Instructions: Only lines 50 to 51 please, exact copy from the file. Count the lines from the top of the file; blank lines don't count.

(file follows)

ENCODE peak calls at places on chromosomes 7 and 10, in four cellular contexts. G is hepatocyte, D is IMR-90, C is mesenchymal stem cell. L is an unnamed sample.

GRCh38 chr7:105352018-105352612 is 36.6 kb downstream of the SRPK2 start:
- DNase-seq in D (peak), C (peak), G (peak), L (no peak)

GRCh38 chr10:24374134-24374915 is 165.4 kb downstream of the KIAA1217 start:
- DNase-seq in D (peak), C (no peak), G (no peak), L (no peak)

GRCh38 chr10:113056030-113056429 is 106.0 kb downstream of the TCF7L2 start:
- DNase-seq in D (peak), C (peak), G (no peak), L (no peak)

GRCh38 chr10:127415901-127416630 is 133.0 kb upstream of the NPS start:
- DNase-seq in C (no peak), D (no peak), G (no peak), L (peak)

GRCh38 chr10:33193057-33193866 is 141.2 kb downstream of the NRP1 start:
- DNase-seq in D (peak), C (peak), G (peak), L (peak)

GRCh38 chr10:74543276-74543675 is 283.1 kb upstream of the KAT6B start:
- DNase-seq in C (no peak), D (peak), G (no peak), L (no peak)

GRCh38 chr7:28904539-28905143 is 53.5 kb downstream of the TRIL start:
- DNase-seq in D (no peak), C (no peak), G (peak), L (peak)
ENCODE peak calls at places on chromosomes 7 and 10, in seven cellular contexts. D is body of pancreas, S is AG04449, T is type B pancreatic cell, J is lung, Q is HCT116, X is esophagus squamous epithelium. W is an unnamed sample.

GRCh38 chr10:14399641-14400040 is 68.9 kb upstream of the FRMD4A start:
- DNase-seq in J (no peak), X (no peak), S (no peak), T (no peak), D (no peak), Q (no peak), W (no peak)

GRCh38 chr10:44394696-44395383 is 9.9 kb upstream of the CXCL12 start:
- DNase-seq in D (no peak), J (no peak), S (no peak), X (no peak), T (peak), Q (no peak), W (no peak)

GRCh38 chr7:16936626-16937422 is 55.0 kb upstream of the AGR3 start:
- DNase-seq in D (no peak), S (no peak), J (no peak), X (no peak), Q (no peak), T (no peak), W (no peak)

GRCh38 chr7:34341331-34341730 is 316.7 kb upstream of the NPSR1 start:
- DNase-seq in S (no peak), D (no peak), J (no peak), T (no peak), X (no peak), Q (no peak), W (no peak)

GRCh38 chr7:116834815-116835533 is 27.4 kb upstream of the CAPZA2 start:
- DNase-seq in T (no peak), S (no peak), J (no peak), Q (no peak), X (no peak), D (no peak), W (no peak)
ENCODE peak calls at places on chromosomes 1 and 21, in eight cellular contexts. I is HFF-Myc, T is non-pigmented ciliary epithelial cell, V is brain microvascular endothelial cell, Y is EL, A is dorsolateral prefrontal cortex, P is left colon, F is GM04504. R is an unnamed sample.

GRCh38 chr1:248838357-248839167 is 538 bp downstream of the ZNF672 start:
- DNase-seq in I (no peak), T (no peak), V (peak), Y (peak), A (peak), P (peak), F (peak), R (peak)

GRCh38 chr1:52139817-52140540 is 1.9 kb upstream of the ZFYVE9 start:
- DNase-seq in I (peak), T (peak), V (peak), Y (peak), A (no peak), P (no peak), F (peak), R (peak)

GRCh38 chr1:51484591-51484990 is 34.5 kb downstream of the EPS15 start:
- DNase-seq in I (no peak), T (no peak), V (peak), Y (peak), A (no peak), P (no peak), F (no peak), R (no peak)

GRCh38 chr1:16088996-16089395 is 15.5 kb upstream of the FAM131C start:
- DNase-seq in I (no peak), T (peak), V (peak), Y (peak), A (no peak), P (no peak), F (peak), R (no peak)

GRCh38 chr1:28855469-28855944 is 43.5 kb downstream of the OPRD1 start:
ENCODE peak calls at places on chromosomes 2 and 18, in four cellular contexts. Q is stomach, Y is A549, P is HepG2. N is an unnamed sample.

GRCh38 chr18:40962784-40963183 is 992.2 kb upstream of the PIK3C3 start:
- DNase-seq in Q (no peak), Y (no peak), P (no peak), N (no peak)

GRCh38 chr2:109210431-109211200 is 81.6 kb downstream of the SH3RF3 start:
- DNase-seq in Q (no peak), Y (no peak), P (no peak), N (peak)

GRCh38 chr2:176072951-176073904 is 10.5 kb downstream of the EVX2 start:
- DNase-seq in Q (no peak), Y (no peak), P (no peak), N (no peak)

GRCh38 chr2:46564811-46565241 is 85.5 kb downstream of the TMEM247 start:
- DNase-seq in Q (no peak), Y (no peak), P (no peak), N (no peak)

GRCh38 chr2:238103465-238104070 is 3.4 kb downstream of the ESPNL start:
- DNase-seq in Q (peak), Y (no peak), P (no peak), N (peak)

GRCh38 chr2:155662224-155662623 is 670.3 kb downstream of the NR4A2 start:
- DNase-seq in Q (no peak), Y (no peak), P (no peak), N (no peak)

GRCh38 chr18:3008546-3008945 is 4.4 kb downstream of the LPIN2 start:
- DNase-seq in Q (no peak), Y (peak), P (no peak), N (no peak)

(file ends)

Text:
GRCh38 chr18:3008546-3008945 is 4.4 kb downstream of the LPIN2 start:
- DNase-seq in Q (no peak), Y (peak), P (no peak), N (no peak)